Refunds may be costing your eCommerce store a lot more than you think. Understanding what those hidden costs are and how to reduce them helps you increase your bottom line and keep your customers happy.
You won’t have a complete understanding of how much refunds cost your business without taking into account these hidden costs.
It’s important to remember that while returns may be difficult to avoid altogether, they don’t necessarily have to come in the form of refunds.
What’s the Difference Between a Return and a Refund?
Before we dive into the associated costs of a refund, it’s important to understand that a return doesn’t always have to mean giving a refund and there are a few different types of returns you can offer, such as exchanges and store credit.
When a customer asks specifically for a refund, they’re signaling that they weren’t satisfied with the purchasing experience and are likely to take their money elsewhere.
Every time you give a refund, you lose a sale and often a customer, and you can’t reverse the time, effort, and money that you invested in that customer.
The Hidden Costs of an Online Refund
Refunds result in hidden costs (that are often difficult to track) that can have a significant impact on your company’s bottom line.
Customer Acquisition Costs
When a customer refunds an order, you lose the money you spent on acquiring that customer.
With every refund, you’re losing out on the money you spent to acquire that customer, and then you have to invest the same amount again to replace them with a new customer. Acquiring a new customer can cost up to 7 times more than retaining a customer.
Focus on keeping the customers you have, and avoid losing customers through refunds.
Many eCommerce stores offer free return shipping. This means that, with every refund, you’re absorbing the shipping costs, and you’re not retaining any revenue or preserving your relationship with your customers.
There are a lot of labor costs associated with refunds, especially when handling your returns manually.
When calculating how much a refund really costs, you need to take into account administration, warehouse, and transportation labor costs.
- Customer service – handling customer requests, manually approving returns, and solving issues with payments and orders.
Reduce customer service costs by offering self-service returns through a return portal. This takes the pressure off your support team and enables you to encourage exchanges over refunds.
- Transportation – shipping carriers, damage incurred in transit, coordinating shipments with the warehouse, and tracking returned items.
Shipping costs can be reduced by doing your research on shipping carriers, comparing shipping
costs, and constantly looking for the best price.
- Warehousing – you need to pay for the upkeep of your warehouse(s), and depending on the condition of the returned items, your team needs to return items to inventory, repair or repackage items, or dispose of them.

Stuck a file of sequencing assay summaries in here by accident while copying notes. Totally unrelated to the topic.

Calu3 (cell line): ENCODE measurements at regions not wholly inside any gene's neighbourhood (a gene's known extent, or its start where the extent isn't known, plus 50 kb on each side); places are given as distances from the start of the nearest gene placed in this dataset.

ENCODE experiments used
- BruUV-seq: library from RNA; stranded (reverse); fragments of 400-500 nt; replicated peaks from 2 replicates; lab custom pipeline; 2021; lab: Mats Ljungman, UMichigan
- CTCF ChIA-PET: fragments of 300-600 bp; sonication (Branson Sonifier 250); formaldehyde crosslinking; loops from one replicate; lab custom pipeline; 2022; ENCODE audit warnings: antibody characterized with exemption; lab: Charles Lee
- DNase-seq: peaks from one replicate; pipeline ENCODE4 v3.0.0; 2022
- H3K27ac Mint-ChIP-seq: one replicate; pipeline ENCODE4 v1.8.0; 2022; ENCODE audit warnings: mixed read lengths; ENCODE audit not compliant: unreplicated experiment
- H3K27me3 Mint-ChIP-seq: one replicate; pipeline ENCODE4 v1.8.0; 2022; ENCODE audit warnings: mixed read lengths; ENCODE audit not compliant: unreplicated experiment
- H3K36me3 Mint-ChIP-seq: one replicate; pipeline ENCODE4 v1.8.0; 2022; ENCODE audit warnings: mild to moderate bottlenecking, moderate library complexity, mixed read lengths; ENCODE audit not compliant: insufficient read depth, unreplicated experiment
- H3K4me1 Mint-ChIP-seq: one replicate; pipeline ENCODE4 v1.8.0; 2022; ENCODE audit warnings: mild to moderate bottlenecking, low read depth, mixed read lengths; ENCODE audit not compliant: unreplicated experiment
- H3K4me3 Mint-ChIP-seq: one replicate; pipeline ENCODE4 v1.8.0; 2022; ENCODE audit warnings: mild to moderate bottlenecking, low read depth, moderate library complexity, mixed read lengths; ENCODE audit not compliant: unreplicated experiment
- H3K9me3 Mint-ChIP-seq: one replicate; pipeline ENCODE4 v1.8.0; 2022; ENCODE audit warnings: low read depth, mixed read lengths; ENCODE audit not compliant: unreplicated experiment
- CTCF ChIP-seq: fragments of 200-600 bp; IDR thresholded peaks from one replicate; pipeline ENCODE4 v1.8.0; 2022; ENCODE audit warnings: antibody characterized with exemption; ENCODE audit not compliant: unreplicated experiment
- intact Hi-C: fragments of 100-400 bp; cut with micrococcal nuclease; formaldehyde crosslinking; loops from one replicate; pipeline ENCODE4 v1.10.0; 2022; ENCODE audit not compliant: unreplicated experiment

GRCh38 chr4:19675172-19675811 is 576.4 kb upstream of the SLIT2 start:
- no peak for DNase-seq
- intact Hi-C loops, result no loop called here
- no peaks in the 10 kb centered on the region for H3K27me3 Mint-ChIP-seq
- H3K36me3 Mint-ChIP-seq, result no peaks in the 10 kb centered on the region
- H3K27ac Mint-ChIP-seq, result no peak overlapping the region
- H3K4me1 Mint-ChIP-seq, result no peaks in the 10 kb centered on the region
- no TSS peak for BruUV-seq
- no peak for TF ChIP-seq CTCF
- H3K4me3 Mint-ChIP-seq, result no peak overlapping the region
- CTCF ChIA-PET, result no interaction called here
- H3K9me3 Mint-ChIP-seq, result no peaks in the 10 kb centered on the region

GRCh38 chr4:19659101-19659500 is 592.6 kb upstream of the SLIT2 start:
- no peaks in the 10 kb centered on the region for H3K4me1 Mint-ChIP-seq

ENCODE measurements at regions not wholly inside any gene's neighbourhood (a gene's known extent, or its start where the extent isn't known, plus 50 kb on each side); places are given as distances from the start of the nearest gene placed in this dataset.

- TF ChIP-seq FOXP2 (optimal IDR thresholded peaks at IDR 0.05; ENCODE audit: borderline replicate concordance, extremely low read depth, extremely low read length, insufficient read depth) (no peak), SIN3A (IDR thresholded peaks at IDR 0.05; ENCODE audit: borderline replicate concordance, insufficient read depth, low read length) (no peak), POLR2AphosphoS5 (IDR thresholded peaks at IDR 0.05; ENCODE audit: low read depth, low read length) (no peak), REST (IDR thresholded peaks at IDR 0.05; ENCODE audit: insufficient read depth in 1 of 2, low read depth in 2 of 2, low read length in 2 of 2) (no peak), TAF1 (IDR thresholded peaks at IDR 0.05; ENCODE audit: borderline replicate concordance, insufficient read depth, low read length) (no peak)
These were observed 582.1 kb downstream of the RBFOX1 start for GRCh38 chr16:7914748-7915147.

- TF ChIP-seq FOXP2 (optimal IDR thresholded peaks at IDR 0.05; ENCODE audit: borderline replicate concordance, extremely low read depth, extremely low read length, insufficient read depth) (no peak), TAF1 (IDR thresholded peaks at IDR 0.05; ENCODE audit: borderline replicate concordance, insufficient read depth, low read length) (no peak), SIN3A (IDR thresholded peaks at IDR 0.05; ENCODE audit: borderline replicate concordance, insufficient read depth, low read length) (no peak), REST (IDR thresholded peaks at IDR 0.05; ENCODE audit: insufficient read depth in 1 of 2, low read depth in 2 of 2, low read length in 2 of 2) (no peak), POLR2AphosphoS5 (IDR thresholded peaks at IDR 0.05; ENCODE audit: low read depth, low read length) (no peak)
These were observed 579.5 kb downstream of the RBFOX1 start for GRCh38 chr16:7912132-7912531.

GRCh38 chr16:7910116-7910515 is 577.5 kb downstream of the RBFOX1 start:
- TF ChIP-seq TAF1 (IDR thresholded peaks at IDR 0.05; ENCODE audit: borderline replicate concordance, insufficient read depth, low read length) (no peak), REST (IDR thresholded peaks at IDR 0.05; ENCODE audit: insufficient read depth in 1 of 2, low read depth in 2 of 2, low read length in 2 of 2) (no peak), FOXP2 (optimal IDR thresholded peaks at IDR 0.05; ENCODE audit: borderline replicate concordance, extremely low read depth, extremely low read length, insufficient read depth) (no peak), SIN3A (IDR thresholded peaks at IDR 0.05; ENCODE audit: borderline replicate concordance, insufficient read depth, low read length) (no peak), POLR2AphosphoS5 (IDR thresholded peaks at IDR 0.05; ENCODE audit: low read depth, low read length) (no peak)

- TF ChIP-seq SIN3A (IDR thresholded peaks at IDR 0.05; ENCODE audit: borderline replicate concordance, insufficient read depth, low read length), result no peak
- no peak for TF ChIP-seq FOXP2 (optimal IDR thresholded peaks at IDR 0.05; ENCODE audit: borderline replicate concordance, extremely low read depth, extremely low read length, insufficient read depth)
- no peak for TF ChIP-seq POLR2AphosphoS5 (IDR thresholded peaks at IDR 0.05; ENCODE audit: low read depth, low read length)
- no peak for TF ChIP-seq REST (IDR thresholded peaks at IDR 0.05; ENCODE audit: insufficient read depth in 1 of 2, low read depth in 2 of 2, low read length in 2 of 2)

You can streamline your reverse logistics by outsourcing shipping and warehousing to a 3rd Party Logistics (3PL) company that can handle your return shipping, process returned items, and track returns.
A refund can sometimes lead to the end of a customer relationship, making you lose out on the future revenue that you could have made from those customers. 96% of customers will leave you because of bad customer service, and you don’t want your return process to be a part of that experience.
While the exact opportunity cost depends on your average customer lifetime value, there is no doubt that keeping your customers coming back and buying from your store again can lead to a huge increase in profitability.
While there are clearly huge financial costs to refunds, there is another kind of cost you’re paying: returns produce 16 million tons of carbon emissions a year.
Many returned items are thrown out, leading to 5.8 billion pounds of landfill waste a year. Getting your products into your customers’ hands has a huge impact on the environment, and bringing them back doubles that impact.
Reducing your return rates will help reduce the amount of waste and emissions caused by returns.
What’s the Solution to Refund Costs?
The solution to the cost of refunds is to encourage exchanges instead.
With exchanges, you have many of the same shipping and labor costs as refunds, but you don’t lose your acquisition costs, and your customers remain engaged with your store and are likely to come back and buy from you again.
Offering a replacement instead of a full refund can help you keep a positive cash flow, minimizing these hidden costs and retaining your customers.
Fewer Refunds, More Exchanges
You may think that refunds aren’t such a big deal, when in fact, they cost you a great deal of money and energy.
It’s important to be aware of all your costs and expenses so that you can take steps to reduce them.
Shift your focus from refunds to exchanges and store credit, which are more cost-effective than refunds, and will ultimately save you lots of time and money.